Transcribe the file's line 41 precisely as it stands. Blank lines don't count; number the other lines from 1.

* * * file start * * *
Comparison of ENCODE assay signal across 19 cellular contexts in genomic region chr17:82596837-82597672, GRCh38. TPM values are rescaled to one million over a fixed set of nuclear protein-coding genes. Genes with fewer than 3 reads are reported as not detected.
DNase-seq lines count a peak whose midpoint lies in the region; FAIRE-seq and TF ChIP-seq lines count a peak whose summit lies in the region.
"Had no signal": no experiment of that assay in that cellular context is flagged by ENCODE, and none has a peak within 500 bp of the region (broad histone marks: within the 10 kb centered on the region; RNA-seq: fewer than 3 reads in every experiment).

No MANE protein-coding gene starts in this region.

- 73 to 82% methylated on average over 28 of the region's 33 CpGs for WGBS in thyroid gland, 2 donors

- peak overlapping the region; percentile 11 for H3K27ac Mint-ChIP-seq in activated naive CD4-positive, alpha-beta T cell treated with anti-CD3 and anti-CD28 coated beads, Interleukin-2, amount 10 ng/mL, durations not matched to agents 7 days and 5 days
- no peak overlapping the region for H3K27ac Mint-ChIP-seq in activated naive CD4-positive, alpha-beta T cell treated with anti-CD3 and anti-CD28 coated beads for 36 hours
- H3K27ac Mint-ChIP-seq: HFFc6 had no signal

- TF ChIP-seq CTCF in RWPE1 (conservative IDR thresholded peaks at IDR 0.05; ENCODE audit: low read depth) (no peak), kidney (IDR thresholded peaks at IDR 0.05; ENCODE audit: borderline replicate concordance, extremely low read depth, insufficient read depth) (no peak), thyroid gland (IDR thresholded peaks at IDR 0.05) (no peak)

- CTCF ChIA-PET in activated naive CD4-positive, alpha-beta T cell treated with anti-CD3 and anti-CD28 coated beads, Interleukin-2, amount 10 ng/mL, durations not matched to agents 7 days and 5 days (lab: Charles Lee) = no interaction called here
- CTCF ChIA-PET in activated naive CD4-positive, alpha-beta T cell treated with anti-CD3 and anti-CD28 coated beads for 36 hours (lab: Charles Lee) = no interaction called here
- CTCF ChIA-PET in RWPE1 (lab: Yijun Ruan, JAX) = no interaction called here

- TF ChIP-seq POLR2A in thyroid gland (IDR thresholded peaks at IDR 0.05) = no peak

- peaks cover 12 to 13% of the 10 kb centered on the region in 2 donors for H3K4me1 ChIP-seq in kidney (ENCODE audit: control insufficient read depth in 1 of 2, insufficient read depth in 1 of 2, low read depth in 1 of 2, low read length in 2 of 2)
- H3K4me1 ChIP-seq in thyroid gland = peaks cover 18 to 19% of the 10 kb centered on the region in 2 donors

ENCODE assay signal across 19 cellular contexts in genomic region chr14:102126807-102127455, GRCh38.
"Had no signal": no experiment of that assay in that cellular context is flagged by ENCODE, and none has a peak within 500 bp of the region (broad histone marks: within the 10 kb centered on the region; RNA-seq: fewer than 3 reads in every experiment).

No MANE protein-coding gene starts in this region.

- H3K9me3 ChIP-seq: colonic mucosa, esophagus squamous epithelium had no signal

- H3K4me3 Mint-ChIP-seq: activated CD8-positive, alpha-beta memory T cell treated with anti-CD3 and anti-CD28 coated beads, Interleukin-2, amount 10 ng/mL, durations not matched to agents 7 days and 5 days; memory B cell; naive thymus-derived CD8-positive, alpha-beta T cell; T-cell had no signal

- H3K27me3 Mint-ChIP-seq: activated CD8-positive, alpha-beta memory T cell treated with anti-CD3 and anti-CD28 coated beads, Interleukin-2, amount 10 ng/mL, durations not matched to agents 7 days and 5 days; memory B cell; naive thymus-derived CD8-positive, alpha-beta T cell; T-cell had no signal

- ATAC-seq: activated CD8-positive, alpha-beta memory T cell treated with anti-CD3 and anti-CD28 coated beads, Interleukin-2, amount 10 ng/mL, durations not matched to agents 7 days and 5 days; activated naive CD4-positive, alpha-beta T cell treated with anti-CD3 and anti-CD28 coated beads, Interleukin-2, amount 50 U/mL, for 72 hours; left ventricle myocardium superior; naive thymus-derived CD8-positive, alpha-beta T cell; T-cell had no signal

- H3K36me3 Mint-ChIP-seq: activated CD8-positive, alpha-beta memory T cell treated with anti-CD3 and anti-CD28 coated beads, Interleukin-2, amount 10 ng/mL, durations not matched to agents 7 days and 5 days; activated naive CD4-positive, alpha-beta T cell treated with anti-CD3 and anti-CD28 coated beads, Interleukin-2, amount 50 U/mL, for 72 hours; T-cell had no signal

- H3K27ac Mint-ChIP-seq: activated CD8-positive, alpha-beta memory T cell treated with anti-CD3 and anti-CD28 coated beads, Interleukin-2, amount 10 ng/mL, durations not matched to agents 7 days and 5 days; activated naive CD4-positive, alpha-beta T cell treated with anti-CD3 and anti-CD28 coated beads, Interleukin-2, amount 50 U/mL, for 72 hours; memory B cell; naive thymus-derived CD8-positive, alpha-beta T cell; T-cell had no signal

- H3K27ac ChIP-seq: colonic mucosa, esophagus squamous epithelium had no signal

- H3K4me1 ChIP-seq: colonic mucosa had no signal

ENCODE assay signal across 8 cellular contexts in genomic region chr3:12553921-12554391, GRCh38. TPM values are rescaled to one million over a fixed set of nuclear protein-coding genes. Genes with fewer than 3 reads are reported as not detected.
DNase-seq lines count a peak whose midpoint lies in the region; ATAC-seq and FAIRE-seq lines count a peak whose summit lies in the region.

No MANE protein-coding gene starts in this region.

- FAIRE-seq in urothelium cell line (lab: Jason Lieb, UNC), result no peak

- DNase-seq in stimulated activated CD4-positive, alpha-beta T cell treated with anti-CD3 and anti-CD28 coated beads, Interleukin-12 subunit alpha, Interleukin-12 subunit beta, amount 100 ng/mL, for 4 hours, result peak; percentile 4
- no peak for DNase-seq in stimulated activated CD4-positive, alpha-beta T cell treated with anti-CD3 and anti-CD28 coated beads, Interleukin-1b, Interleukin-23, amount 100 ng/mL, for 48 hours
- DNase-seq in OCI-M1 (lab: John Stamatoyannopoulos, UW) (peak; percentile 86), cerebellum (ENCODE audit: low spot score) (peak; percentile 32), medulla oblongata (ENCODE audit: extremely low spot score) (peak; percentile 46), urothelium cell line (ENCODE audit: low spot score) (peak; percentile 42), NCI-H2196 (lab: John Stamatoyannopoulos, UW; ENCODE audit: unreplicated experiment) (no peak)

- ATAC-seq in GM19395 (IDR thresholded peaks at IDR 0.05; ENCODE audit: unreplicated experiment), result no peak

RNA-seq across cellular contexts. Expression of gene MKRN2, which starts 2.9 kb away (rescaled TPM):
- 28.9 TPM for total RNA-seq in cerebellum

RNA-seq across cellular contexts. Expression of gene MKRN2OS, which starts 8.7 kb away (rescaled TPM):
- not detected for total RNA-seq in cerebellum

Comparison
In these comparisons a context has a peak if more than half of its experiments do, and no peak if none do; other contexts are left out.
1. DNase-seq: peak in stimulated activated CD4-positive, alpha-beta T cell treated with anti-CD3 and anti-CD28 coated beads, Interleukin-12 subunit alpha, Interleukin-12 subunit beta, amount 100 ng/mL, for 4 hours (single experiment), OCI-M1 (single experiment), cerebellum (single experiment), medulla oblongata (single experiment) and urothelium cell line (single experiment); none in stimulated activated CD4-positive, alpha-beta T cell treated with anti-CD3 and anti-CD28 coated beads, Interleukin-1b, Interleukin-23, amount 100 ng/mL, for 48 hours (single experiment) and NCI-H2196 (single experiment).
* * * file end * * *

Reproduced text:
1. DNase-seq: peak in stimulated activated CD4-positive, alpha-beta T cell treated with anti-CD3 and anti-CD28 coated beads, Interleukin-12 subunit alpha, Interleukin-12 subunit beta, amount 100 ng/mL, for 4 hours (single experiment), OCI-M1 (single experiment), cerebellum (single experiment), medulla oblongata (single experiment) and urothelium cell line (single experiment); none in stimulated activated CD4-positive, alpha-beta T cell treated with anti-CD3 and anti-CD28 coated beads, Interleukin-1b, Interleukin-23, amount 100 ng/mL, for 48 hours (single experiment) and NCI-H2196 (single experiment).